FAX TRANSMISSION

Headquarters, US EPA

401 M St., S.W.

Washington, D.C. 20460

Date: May 31, 1996

To: Jeff Cullen, Beverage and Diamond

Fr: Mark Ingle, Project Officer, U.S. Environmental Protection Agency

Re: EPA Applicability Interpretation Regarding Silk Screen Printing and the Printed Circuit Board Manufacturing Process.

Introduction

On May 20, 1996 you called requesting an applicability interpretation regarding the cleaning of silk screens that are used in the stenciling of printed circuit boards (PCBs). As you reported, the boards were stenciled with an organic coating as part of the manufacturing process, but this marking operation did not involve any electroplating, etching, or other metal-based operation. The following discussion presents my analysis and conclusions showing that in some cases effluent from the silk screen process would be regulated, while in other cases it would not.

Discussion

Attachment A shows the first two pages of the 40 CFR 433, "Metal Finishing Point Source Category" regulation. As shown in 433.10(a) and 433.10(c) PCB manufacture at "independent" shops is covered by 40 CFR 413, "Electroplating Pretreatment Standards" and all other PCB manufacturing operations are covered by 40 CFR 433. Thus, all PCB manufacturing operations are covered either by 40 CFR 413 or 40 CFR 433 and as such EPA's 1984 "Guidance Manual for Electroplating and Metal Finishing Pretreatment Standards" is applicable as a reference material for use in this applicability interpretation.

Attachment B shows the cover page and selected additional pages from the "Guidance Manual for Electroplating and Metal Finishing Pretreatment Standards." As shown on pages 2-2 and 2-3 of this manual, all of the operations that EPA used to define the PCB manufacturing process involve the application or removal of metal from the non-conductive board substrate. None of the manufacturing operations included in the discussion involve the application of an organic coating or paint. Because the silk screen process in question involves the application of an organic coating, it is apparent that this process was not included in the original operations examined as part of the PCB category and as such would not independently invoke either the 40 CFR 413 or 40 CFR 433 regulations. Thus, a facility that cleaned these silk screens, in support of another facility's PCB manufacturing operations, should not be covered by the 40 CFR 413 or 40 CFR 433 regulations.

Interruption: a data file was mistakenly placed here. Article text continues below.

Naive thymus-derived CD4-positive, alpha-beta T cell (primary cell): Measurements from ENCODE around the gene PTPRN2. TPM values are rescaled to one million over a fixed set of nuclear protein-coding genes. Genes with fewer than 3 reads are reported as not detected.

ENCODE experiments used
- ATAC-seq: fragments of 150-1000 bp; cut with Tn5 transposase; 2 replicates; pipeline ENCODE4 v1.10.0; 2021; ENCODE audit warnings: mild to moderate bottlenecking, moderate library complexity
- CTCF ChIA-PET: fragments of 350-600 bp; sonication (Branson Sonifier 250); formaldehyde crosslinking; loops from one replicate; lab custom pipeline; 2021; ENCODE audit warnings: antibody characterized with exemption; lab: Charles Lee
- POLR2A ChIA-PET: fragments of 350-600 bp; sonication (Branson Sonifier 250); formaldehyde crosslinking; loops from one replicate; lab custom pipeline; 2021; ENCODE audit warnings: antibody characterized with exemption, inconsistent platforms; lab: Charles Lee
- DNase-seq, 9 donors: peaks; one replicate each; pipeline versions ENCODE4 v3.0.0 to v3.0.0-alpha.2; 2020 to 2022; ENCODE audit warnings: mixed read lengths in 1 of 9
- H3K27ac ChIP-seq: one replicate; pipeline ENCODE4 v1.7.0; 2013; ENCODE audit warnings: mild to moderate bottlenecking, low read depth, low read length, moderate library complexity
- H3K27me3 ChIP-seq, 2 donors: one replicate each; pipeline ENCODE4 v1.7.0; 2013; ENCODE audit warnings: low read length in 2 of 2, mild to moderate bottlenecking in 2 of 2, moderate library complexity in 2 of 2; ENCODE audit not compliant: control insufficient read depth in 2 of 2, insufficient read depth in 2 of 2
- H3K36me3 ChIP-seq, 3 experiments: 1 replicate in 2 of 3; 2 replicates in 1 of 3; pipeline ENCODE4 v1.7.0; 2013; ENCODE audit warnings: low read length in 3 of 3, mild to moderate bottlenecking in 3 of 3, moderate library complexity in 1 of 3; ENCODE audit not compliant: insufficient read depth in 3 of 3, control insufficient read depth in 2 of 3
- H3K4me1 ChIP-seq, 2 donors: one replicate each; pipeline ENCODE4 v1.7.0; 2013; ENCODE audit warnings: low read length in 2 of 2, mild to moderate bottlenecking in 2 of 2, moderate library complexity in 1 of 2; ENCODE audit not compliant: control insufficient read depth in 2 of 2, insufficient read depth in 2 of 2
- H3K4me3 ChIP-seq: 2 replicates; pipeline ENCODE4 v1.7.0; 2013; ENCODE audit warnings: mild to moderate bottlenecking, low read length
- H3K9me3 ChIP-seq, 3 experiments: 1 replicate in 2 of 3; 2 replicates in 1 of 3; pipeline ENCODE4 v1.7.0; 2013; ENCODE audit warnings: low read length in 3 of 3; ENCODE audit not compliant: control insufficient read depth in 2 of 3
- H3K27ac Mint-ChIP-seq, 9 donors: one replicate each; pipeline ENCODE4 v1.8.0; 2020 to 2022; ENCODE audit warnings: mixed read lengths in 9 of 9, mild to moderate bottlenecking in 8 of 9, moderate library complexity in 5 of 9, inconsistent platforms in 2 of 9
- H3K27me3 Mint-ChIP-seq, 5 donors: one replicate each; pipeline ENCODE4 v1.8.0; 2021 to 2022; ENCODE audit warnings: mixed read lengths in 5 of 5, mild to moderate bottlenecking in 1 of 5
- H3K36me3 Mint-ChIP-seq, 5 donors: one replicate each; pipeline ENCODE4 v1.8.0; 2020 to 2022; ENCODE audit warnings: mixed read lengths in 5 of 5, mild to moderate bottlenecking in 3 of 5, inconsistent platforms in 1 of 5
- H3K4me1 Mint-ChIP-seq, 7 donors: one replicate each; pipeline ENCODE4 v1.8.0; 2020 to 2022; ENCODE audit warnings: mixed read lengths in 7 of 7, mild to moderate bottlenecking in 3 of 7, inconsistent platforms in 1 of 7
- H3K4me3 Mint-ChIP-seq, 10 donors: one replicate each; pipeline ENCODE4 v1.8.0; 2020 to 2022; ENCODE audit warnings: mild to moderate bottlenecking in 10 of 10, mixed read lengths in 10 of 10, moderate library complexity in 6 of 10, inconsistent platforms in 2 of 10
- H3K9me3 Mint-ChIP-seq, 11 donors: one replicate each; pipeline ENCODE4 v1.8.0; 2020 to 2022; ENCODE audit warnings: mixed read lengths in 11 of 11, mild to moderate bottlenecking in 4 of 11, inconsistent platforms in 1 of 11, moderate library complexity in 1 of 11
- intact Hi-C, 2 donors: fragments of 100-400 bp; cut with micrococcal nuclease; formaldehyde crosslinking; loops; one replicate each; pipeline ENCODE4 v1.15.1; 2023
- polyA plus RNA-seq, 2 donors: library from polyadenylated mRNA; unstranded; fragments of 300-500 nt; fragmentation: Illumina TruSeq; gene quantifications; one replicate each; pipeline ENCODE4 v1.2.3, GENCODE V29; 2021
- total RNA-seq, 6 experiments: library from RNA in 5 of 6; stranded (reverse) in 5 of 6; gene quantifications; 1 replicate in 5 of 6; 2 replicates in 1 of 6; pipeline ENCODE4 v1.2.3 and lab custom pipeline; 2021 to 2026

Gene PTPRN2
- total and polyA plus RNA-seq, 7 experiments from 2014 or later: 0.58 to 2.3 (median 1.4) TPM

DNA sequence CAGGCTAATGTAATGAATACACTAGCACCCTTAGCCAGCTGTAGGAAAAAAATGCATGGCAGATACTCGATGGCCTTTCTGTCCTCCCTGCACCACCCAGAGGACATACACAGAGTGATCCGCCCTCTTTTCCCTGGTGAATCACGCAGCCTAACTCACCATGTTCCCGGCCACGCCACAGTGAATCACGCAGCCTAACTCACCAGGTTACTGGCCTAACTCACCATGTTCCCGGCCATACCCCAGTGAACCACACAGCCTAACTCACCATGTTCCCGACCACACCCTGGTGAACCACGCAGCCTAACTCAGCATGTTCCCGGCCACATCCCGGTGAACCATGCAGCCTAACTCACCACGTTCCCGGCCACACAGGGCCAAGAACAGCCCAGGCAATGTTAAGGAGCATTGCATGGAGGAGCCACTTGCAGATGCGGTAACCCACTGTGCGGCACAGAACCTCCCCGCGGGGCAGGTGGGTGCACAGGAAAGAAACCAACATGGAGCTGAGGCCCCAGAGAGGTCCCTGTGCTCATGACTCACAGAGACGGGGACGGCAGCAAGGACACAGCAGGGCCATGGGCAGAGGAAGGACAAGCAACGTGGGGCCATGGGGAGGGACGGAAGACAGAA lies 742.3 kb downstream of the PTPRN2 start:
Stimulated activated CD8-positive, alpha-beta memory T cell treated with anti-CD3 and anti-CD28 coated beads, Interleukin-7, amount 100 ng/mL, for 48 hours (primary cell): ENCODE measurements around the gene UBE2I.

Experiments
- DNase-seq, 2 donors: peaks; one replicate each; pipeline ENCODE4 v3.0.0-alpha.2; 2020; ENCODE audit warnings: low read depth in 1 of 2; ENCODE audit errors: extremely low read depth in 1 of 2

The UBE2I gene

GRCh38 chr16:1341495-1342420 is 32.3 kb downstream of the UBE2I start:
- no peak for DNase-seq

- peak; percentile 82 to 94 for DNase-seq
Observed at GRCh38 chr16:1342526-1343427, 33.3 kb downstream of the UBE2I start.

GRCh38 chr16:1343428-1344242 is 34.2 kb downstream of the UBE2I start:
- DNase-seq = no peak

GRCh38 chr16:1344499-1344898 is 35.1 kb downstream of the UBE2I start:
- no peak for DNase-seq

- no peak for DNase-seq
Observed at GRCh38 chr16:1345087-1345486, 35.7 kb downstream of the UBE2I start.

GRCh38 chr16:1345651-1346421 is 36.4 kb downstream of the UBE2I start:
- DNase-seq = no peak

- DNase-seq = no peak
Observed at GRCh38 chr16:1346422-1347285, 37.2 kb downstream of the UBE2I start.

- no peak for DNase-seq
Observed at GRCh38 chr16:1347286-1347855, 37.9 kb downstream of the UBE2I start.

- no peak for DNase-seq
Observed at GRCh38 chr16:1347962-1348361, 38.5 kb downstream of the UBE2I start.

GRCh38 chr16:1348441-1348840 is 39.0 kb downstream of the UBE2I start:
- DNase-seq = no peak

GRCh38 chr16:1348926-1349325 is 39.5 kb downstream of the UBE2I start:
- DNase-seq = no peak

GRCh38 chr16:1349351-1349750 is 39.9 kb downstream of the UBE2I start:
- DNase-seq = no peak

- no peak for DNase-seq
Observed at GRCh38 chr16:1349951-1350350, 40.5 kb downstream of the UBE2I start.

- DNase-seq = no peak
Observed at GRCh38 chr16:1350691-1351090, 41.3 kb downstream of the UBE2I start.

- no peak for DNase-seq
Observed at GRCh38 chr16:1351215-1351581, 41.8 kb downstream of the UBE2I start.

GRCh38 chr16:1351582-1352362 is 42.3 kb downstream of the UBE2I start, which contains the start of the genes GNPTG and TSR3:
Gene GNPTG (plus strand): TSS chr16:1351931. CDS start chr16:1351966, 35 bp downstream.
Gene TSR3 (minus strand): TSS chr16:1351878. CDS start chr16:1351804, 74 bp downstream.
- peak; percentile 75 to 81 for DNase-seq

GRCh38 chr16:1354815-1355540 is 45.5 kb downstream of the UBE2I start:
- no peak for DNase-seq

However, because PCB manufacturing is one of the six "trigger" processes that are used to determine if 40 CFR 433 is applicable at a facility, and "Painting" is one of the 40 "other" industrial operations that are covered by 40 CFR 433, a facility manufacturing PCB (using etching, electroplating, or any of the other processes listed in Attachment B) and silk screening the boards would be regulated under 40 CFR 433. Because such a facility would be regulated, then the effluent from the silk screening and the plating processes would be subject to the 40 CFR 433 effluent limits. Thus, effluent from silk screening operations, at a PCB manufacturing facility that is covered by 40 CFR 433, would be subject to the categorical standards.

Conclusions

The applicability interpretation for the subject silk screen cleaning process is not easily defined because the 40 CFR 433 regulation utilizes PCB manufacture as a "trigger" process for regulation. Thus, the effluent from the silk screen or silk screen cleaning process may be regulated in some cases and may not in others. The following summarizes the applicability of the 40 CFR 413 and 40 CFR 433 regulations to silk screening operations.

1. A facility that only conducts silk screening (i.e., does not do any electroplating or electroless plating operations), or cleans silk screens that are used to stencil PCBs, is not subject to either 40 CFR 413 or 40 CFR 433 because the PCB-related processes included in the development of these regulations all relate to metal etching or plating and do not relate to organic coating or painting.

2. A facility that etches or plates metal on PCBs and stencils the boards using a silk screen process would be covered by 40 CFR 433. Effluent from all of the plating, silk screening, and associated cleaning processes would be covered because "PCB Manufacture" is one of the 40 CFR 433 "trigger" processes and "Painting" is one of the 40 "other" processes covered by the regulation.

3. Existing PCB manufacturers, already covered by 40 CFR 413, that also conduct silk screen printing, or silk screen cleaning, would be covered under the 40 CFR 413 regulatory limits. However, because 40 CFR 413 does not include "Painting" as a regulated unit operation (as is the case for 40 CFR 433), the effluent from the silk screen printing or silk screen cleaning should not be subject to the 40 CFR 413 regulatory limitations. However, such discharges would be likely to still be regulated using the combined waste stream formula discussed in 40 CFR 403.6(e).